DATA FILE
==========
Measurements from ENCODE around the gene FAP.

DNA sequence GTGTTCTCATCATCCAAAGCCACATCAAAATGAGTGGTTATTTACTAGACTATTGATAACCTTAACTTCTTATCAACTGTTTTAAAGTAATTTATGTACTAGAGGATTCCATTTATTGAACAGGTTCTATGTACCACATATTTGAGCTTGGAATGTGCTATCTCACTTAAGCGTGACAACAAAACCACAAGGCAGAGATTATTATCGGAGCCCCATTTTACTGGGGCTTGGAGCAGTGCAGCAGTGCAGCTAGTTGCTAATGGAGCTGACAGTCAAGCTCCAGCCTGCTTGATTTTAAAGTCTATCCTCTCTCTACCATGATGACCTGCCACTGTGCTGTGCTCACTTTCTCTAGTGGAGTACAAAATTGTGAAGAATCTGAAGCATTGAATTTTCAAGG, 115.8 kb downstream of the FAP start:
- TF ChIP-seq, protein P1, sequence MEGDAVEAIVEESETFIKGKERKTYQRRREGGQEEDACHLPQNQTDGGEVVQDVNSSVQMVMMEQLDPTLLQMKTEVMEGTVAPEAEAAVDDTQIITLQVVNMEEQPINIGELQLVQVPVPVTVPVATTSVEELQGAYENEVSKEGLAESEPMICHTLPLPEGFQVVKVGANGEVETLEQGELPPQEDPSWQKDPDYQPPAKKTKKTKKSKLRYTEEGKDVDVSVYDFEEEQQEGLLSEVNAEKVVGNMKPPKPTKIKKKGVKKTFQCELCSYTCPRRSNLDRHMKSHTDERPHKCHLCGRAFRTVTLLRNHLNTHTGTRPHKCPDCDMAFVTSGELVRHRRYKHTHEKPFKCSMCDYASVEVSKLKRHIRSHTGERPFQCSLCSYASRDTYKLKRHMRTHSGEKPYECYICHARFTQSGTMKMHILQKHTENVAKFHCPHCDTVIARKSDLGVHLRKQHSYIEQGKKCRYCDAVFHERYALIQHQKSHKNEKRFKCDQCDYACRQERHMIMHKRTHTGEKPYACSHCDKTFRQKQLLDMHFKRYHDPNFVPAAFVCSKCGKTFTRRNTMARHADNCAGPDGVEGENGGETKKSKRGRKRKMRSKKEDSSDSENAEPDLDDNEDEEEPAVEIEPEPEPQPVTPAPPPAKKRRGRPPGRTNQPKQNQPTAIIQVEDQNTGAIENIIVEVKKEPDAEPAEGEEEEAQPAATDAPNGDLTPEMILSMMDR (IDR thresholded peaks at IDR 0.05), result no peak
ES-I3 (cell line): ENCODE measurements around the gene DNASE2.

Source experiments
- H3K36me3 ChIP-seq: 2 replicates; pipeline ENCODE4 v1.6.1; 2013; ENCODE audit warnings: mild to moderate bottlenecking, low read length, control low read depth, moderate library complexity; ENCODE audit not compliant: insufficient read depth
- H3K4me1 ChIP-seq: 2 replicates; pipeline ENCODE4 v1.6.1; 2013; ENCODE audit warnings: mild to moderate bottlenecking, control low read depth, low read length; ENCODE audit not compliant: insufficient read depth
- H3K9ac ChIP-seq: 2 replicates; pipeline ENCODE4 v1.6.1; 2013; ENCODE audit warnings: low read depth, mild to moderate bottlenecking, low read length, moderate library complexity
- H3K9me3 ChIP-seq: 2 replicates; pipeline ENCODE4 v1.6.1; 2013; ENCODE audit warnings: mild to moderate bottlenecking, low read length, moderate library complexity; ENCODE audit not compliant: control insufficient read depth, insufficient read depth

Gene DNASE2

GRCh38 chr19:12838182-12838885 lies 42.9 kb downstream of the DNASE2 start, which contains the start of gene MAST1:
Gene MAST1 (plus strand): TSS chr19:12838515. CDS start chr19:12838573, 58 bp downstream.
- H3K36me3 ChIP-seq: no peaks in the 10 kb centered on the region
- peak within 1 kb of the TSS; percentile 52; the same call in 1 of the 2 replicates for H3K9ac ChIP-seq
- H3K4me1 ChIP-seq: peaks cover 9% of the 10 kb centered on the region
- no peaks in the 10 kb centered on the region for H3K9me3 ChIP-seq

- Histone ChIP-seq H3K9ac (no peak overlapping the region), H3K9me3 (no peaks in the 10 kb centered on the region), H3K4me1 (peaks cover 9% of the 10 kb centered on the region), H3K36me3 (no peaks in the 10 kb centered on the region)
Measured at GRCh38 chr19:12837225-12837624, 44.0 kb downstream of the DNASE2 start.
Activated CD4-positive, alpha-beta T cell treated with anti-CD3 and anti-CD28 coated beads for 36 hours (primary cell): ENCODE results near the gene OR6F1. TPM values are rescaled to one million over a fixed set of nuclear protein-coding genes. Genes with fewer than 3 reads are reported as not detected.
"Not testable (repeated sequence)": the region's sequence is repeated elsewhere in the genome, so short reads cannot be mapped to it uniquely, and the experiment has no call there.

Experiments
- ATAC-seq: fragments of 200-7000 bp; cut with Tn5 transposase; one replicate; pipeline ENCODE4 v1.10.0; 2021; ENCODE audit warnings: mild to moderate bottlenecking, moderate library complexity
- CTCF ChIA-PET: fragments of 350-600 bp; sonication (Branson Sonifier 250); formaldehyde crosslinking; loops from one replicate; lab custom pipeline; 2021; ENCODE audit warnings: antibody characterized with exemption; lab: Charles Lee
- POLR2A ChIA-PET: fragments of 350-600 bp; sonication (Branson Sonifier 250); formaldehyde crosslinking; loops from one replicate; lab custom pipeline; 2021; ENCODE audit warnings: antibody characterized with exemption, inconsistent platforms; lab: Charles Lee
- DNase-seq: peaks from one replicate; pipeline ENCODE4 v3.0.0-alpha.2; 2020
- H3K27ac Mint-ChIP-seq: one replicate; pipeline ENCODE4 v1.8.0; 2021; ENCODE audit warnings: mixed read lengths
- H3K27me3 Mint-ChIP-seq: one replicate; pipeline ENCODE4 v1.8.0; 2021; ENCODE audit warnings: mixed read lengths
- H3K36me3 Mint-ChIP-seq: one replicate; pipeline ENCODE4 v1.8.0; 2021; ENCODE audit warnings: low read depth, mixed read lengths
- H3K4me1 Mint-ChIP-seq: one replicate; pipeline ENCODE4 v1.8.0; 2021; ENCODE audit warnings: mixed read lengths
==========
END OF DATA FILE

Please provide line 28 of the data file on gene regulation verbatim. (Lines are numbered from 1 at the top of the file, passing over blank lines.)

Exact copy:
- H3K36me3 Mint-ChIP-seq: one replicate; pipeline ENCODE4 v1.8.0; 2021; ENCODE audit warnings: low read depth, mixed read lengths